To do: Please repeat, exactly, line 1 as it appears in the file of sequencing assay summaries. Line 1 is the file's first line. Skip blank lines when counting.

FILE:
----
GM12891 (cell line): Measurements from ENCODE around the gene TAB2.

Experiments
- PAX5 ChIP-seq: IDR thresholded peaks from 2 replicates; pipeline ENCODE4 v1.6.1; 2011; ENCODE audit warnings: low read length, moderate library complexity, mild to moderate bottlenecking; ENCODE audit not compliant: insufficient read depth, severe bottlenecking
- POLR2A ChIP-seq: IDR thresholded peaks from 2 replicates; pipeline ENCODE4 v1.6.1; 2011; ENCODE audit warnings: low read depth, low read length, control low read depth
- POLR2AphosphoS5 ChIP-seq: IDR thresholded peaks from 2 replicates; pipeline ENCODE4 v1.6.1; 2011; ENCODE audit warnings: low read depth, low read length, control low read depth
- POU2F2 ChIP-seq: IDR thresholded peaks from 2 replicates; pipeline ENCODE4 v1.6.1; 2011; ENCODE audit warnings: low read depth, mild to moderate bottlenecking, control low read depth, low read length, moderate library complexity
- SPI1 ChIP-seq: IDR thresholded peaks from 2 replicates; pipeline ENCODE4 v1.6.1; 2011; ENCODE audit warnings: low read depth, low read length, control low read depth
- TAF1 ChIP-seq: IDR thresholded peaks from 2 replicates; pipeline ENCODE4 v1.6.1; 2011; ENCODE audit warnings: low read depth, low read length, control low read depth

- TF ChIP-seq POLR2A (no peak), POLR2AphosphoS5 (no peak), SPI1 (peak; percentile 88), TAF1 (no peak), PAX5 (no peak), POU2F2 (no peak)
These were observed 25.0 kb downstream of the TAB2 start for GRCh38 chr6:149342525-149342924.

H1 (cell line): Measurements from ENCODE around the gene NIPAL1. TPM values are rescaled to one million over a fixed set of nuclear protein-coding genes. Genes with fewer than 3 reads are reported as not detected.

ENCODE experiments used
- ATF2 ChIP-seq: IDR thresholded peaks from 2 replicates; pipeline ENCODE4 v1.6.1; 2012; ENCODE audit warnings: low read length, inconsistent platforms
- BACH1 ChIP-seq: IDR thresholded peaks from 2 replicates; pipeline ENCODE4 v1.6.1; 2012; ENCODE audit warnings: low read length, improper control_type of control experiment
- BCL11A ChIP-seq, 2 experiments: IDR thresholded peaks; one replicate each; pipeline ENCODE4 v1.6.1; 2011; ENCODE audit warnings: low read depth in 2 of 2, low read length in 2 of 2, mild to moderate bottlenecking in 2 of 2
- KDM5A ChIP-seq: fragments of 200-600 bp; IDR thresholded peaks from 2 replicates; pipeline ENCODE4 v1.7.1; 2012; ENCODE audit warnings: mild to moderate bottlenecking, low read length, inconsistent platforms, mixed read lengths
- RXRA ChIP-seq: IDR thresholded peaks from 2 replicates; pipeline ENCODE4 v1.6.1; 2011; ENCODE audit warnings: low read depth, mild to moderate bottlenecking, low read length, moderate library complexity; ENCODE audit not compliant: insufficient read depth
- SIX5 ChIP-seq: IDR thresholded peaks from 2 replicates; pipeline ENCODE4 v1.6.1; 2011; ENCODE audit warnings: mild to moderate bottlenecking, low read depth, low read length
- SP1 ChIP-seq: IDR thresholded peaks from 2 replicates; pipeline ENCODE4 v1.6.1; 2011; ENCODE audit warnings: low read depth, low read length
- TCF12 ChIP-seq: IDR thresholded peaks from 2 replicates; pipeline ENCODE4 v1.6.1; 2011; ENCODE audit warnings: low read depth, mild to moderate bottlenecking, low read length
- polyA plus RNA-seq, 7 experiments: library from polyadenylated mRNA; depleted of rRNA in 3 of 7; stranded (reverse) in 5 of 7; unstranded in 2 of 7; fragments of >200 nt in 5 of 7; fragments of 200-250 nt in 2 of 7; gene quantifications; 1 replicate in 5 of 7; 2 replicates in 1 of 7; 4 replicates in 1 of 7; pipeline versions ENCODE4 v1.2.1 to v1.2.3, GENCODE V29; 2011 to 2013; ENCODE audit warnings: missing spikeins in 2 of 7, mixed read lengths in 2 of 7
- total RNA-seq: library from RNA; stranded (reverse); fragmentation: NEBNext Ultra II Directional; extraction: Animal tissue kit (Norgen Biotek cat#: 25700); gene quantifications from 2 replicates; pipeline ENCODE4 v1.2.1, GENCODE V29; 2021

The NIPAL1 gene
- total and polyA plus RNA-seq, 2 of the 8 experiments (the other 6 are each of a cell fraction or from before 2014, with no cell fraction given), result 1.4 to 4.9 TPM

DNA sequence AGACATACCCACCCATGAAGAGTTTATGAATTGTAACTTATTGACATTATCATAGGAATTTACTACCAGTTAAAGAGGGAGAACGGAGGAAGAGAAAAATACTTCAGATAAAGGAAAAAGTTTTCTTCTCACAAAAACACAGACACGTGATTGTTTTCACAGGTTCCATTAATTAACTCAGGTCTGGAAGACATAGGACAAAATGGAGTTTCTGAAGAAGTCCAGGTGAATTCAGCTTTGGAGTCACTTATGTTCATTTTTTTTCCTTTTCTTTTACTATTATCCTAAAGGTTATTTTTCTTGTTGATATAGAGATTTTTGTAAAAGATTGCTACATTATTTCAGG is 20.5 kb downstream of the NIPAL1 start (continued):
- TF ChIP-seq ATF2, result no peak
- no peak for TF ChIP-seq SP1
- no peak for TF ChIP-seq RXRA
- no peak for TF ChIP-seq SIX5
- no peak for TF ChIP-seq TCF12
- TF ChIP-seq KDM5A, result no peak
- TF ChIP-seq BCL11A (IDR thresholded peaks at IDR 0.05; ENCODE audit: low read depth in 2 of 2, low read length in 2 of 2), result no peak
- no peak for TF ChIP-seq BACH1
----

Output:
GM12891 (cell line): Measurements from ENCODE around the gene TAB2.